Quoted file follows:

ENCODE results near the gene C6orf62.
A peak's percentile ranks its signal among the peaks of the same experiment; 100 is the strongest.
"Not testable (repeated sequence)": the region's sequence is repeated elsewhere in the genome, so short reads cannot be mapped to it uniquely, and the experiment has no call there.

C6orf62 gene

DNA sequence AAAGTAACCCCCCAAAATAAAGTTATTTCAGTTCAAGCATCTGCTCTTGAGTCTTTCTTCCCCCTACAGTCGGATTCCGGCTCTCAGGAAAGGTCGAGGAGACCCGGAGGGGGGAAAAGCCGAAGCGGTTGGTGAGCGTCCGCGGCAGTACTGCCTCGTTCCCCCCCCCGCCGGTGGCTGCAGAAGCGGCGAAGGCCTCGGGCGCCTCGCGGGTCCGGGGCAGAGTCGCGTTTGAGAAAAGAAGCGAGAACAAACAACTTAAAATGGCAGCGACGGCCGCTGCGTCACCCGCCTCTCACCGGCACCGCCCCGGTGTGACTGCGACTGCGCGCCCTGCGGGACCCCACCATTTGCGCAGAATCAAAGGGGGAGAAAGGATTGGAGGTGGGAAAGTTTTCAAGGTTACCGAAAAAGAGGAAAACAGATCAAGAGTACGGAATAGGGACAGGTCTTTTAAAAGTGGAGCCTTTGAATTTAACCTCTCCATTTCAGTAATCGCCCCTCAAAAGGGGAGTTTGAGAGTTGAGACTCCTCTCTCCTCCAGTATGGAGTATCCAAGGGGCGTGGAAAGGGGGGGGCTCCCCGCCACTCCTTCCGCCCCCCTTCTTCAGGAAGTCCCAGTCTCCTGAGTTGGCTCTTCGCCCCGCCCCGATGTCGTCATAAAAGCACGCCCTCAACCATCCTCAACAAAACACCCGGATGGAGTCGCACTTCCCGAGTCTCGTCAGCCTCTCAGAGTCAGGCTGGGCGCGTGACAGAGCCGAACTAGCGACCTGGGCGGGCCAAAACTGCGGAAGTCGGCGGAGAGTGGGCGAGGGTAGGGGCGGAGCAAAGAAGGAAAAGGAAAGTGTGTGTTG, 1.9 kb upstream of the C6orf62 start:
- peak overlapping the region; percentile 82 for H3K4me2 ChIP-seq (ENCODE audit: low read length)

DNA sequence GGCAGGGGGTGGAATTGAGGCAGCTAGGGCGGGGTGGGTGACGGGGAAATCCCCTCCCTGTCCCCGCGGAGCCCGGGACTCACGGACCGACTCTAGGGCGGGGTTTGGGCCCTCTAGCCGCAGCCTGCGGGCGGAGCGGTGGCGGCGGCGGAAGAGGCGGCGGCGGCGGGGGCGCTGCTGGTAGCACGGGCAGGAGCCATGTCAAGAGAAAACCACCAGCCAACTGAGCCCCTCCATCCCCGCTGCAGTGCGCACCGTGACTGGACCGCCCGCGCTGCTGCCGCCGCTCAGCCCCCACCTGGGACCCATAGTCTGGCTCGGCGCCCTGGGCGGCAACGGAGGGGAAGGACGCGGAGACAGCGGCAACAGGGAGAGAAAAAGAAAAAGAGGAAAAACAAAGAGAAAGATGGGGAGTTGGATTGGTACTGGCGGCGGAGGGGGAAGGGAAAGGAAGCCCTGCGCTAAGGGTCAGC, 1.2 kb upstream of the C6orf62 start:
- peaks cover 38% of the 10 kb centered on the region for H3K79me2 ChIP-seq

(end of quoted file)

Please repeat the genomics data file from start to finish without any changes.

ENCODE results near the gene C6orf62.
A peak's percentile ranks its signal among the peaks of the same experiment; 100 is the strongest.
"Not testable (repeated sequence)": the region's sequence is repeated elsewhere in the genome, so short reads cannot be mapped to it uniquely, and the experiment has no call there.

C6orf62 gene

DNA sequence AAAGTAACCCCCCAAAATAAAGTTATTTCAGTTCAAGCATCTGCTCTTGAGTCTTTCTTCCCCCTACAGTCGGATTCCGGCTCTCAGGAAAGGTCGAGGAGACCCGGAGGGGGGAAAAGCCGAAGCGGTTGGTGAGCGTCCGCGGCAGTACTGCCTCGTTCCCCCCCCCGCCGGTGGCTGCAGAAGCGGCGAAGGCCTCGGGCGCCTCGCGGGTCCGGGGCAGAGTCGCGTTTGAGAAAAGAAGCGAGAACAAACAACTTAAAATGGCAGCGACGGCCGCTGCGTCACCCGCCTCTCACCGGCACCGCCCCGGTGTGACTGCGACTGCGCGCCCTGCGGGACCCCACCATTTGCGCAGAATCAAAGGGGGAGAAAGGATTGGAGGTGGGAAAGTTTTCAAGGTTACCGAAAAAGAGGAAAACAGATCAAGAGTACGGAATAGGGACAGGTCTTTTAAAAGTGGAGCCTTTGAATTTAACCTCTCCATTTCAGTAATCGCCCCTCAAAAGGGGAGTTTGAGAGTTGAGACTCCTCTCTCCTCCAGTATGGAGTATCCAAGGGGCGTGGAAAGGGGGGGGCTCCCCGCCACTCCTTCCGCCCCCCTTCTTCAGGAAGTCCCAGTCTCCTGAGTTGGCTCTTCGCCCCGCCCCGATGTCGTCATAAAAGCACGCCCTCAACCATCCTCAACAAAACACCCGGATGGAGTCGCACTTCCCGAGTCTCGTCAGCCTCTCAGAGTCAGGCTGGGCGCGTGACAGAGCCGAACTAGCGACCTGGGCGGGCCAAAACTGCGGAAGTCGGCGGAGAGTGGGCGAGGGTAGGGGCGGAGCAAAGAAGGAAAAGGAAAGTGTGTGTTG, 1.9 kb upstream of the C6orf62 start:
- peak overlapping the region; percentile 82 for H3K4me2 ChIP-seq (ENCODE audit: low read length)

DNA sequence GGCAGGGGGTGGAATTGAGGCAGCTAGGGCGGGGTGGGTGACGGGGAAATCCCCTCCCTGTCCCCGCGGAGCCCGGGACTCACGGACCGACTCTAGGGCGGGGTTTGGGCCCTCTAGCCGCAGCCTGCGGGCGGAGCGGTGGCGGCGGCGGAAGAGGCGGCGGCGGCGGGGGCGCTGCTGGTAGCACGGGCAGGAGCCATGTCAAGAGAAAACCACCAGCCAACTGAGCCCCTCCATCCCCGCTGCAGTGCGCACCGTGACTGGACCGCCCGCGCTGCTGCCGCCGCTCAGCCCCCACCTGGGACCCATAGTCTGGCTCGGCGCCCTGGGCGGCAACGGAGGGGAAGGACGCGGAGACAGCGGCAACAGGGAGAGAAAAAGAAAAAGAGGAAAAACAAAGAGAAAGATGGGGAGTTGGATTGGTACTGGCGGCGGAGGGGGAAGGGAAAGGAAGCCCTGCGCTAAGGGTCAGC, 1.2 kb upstream of the C6orf62 start:
- peaks cover 38% of the 10 kb centered on the region for H3K79me2 ChIP-seq